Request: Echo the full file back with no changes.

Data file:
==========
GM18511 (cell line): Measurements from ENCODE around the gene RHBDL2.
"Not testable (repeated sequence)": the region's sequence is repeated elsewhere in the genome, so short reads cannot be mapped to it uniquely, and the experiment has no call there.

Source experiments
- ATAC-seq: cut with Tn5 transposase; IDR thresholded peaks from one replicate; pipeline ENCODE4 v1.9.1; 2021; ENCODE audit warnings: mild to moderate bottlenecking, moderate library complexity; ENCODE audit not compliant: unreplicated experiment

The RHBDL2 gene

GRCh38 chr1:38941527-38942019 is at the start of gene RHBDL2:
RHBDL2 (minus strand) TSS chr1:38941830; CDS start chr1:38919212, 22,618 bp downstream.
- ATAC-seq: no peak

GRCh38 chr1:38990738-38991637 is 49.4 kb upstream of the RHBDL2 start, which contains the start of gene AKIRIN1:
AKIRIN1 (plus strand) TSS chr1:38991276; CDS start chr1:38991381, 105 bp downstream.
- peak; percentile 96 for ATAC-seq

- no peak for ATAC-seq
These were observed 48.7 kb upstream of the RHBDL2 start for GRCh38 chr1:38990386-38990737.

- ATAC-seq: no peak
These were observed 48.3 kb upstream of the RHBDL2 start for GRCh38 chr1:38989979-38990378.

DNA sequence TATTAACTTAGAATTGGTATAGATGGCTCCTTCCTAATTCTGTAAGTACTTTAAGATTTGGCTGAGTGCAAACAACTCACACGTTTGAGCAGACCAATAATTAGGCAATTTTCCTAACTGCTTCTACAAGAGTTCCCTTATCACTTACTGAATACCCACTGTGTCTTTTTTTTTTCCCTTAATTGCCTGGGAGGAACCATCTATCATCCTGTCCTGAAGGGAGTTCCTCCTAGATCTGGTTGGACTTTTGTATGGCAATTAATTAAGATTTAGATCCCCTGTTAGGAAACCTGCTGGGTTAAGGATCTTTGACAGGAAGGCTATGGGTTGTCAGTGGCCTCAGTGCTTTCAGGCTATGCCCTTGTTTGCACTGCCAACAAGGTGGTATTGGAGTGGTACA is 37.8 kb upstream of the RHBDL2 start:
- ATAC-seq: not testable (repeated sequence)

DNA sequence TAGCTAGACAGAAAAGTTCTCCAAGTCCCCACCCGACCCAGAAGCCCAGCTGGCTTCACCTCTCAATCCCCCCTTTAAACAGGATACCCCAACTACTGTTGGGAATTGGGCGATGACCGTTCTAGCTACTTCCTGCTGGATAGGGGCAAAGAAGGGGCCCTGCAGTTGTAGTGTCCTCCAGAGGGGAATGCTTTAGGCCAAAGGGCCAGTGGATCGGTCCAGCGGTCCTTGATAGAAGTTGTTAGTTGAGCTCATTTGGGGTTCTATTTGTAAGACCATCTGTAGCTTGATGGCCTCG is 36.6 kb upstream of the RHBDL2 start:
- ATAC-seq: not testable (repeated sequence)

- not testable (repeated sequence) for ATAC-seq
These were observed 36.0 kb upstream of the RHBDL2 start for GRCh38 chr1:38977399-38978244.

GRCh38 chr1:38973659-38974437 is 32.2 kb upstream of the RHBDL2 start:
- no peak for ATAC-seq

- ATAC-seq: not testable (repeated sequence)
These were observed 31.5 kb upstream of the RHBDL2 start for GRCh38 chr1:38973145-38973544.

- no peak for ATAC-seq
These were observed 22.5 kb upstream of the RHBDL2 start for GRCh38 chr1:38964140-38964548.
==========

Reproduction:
GM18511 (cell line): Measurements from ENCODE around the gene RHBDL2.
"Not testable (repeated sequence)": the region's sequence is repeated elsewhere in the genome, so short reads cannot be mapped to it uniquely, and the experiment has no call there.

Source experiments
- ATAC-seq: cut with Tn5 transposase; IDR thresholded peaks from one replicate; pipeline ENCODE4 v1.9.1; 2021; ENCODE audit warnings: mild to moderate bottlenecking, moderate library complexity; ENCODE audit not compliant: unreplicated experiment

The RHBDL2 gene

GRCh38 chr1:38941527-38942019 is at the start of gene RHBDL2:
RHBDL2 (minus strand) TSS chr1:38941830; CDS start chr1:38919212, 22,618 bp downstream.
- ATAC-seq: no peak

GRCh38 chr1:38990738-38991637 is 49.4 kb upstream of the RHBDL2 start, which contains the start of gene AKIRIN1:
AKIRIN1 (plus strand) TSS chr1:38991276; CDS start chr1:38991381, 105 bp downstream.
- peak; percentile 96 for ATAC-seq

- no peak for ATAC-seq
These were observed 48.7 kb upstream of the RHBDL2 start for GRCh38 chr1:38990386-38990737.

- ATAC-seq: no peak
These were observed 48.3 kb upstream of the RHBDL2 start for GRCh38 chr1:38989979-38990378.

DNA sequence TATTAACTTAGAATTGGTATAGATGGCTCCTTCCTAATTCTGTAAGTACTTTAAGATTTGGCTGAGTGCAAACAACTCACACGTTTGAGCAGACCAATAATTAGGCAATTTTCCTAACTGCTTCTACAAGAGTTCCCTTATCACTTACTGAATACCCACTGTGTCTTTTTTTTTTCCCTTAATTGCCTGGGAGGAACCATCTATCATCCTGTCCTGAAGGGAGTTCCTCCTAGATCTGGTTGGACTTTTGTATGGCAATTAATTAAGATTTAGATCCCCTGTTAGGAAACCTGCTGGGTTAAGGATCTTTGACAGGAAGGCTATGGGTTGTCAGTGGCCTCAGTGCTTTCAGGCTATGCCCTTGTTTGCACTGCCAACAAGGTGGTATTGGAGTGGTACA is 37.8 kb upstream of the RHBDL2 start:
- ATAC-seq: not testable (repeated sequence)

DNA sequence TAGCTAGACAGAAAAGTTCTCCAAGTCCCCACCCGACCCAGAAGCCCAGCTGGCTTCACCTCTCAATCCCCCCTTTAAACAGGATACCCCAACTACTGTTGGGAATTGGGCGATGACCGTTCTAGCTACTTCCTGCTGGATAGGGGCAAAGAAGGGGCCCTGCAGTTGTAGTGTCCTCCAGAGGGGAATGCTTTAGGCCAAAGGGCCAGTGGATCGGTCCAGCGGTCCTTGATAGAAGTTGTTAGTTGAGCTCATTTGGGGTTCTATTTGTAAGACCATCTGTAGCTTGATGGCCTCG is 36.6 kb upstream of the RHBDL2 start:
- ATAC-seq: not testable (repeated sequence)

- not testable (repeated sequence) for ATAC-seq
These were observed 36.0 kb upstream of the RHBDL2 start for GRCh38 chr1:38977399-38978244.

GRCh38 chr1:38973659-38974437 is 32.2 kb upstream of the RHBDL2 start:
- no peak for ATAC-seq

- ATAC-seq: not testable (repeated sequence)
These were observed 31.5 kb upstream of the RHBDL2 start for GRCh38 chr1:38973145-38973544.

- no peak for ATAC-seq
These were observed 22.5 kb upstream of the RHBDL2 start for GRCh38 chr1:38964140-38964548.